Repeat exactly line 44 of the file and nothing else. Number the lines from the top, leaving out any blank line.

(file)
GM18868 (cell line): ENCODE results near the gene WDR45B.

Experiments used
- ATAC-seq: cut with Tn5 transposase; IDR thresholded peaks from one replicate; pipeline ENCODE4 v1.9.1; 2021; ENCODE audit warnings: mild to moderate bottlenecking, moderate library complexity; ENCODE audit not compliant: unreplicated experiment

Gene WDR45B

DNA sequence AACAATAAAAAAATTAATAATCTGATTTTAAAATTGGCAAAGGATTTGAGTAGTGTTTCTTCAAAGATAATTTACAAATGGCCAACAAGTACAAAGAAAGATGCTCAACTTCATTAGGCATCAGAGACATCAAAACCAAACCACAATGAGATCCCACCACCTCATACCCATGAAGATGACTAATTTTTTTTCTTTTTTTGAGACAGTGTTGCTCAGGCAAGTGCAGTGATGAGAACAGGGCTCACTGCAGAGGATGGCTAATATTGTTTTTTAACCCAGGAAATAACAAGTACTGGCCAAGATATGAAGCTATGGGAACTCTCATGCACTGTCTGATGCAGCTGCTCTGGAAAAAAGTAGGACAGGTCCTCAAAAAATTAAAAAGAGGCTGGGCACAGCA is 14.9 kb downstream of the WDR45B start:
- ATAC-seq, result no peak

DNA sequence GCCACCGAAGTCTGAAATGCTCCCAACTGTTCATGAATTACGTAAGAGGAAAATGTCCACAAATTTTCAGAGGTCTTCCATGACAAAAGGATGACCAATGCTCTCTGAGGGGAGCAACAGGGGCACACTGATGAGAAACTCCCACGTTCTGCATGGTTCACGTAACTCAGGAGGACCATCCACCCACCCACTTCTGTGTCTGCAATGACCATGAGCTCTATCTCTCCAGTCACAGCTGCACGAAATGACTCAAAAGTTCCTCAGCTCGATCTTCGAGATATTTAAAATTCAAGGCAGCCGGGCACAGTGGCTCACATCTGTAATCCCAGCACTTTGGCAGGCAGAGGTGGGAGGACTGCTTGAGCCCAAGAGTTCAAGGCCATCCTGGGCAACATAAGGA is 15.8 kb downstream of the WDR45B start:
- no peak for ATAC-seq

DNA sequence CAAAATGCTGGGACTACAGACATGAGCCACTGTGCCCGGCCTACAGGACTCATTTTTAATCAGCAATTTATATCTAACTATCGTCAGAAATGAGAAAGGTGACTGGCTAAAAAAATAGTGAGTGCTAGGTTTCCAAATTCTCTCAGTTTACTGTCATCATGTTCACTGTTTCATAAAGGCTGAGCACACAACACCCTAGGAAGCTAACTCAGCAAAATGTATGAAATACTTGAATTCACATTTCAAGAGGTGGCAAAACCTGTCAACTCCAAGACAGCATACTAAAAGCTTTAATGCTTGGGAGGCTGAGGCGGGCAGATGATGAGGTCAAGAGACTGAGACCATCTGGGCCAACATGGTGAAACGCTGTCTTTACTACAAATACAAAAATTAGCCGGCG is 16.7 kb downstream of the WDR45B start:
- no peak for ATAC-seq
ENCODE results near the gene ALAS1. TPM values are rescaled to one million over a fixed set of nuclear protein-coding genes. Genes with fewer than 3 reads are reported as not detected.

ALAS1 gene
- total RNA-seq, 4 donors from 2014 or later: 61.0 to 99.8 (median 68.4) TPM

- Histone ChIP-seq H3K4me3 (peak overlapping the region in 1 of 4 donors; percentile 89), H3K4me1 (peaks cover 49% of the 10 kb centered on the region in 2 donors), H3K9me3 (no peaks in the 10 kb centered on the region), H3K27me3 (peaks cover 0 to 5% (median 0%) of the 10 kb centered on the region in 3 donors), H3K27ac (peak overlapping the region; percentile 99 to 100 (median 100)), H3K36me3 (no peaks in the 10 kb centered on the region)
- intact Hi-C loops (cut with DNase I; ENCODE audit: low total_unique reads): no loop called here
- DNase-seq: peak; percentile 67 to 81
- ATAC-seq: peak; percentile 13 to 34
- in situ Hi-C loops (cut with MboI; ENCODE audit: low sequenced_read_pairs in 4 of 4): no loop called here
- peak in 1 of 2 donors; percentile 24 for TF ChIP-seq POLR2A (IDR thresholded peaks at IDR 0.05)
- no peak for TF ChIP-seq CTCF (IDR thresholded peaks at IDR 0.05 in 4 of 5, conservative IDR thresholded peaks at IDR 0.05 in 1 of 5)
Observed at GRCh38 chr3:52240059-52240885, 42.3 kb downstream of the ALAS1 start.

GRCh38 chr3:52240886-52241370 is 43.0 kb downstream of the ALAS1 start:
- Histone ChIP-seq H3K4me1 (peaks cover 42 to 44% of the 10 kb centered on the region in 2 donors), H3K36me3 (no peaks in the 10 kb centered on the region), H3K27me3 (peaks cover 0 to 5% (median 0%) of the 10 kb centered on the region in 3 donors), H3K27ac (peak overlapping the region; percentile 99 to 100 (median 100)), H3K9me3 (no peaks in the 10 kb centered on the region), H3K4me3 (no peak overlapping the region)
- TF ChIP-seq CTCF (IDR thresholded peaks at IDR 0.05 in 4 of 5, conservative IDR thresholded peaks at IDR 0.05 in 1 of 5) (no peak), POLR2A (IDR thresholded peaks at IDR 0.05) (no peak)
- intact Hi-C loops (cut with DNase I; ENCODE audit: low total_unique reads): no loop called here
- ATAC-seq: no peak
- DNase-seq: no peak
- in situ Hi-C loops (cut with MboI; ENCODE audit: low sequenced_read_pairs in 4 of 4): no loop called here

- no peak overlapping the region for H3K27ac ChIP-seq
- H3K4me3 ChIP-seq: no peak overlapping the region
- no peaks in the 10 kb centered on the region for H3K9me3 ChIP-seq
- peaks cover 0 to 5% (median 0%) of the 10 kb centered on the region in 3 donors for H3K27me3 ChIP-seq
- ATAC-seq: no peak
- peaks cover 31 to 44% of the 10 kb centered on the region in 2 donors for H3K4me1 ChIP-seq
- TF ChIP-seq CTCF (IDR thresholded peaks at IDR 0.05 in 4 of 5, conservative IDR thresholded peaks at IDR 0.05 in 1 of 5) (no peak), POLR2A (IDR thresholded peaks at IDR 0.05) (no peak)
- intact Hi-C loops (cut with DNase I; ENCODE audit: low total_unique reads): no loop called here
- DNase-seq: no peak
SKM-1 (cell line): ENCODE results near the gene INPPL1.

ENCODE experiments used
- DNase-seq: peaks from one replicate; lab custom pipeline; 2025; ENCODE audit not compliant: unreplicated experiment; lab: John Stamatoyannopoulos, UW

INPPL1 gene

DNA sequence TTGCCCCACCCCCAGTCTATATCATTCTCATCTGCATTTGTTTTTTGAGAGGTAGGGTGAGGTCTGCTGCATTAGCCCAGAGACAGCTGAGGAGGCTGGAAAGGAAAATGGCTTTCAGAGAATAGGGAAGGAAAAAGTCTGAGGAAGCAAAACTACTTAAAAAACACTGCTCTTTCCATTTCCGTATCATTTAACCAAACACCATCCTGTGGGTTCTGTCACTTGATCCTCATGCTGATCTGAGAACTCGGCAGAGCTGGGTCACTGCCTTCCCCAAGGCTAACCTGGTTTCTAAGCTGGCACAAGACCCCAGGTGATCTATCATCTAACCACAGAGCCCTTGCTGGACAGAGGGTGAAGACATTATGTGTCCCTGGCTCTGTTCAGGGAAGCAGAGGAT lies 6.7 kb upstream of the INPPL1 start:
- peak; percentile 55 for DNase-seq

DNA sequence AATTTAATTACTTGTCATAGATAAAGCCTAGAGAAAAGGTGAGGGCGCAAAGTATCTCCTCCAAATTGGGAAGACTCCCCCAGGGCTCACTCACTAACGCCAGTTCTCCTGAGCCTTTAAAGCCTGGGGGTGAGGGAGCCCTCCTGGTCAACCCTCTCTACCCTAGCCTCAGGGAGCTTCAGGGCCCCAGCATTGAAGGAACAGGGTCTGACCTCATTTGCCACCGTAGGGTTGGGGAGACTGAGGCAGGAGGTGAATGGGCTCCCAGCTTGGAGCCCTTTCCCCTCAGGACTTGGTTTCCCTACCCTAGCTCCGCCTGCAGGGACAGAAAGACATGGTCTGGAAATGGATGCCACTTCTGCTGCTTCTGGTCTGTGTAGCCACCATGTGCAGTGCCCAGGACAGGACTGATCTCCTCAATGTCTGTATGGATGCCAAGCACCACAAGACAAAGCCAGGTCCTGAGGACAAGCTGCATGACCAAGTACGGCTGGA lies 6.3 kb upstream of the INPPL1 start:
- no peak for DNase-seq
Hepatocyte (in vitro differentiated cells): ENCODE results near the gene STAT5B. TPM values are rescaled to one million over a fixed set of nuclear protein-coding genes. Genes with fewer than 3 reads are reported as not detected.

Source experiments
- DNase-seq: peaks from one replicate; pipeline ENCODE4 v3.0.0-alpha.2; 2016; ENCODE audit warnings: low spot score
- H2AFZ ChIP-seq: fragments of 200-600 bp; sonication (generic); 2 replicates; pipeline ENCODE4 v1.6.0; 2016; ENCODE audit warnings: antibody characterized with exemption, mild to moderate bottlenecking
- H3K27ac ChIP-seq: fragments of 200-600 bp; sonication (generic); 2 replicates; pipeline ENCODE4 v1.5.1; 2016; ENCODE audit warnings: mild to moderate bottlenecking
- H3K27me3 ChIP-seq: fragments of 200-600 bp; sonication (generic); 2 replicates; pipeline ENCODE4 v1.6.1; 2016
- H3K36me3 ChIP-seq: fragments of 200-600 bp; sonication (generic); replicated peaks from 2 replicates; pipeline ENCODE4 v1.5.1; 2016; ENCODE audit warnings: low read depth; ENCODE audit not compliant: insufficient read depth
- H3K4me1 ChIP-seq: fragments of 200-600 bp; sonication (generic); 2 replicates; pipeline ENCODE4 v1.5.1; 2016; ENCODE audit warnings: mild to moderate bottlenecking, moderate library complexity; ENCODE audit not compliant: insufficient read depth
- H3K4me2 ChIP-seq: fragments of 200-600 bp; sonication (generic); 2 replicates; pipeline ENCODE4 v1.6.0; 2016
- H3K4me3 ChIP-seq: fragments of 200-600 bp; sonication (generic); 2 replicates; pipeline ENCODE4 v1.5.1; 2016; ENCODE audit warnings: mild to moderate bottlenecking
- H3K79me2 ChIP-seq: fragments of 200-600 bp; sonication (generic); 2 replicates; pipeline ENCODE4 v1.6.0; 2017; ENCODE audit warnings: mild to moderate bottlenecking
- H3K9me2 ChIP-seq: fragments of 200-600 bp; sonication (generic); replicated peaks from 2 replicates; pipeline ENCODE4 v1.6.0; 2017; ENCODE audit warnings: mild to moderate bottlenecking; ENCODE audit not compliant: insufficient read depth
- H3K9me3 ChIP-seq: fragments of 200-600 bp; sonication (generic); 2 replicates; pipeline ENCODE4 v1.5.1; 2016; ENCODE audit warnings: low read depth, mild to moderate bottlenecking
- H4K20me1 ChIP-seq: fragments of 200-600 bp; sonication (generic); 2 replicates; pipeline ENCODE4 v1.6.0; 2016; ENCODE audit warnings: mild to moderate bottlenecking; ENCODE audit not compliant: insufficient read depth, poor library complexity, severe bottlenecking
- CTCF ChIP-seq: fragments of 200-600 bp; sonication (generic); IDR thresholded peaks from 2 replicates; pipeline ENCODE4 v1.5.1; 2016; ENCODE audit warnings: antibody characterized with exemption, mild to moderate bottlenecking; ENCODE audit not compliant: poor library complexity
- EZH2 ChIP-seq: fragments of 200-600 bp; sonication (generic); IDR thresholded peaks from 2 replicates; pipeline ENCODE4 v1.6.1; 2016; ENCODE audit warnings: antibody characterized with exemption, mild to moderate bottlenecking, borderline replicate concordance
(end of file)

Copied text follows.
DNA sequence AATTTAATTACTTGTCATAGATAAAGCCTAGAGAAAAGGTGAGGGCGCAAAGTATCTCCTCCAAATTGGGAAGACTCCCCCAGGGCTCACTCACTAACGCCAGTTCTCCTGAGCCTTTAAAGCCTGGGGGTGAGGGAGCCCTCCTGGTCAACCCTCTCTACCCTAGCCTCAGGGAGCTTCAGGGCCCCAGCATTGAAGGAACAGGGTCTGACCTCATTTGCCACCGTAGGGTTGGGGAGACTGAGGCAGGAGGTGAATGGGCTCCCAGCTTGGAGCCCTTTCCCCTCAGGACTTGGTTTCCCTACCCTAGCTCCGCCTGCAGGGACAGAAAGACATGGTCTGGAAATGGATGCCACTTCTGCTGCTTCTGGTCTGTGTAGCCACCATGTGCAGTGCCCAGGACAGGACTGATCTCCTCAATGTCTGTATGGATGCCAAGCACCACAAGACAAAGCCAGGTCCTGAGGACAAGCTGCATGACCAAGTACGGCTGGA lies 6.3 kb upstream of the INPPL1 start: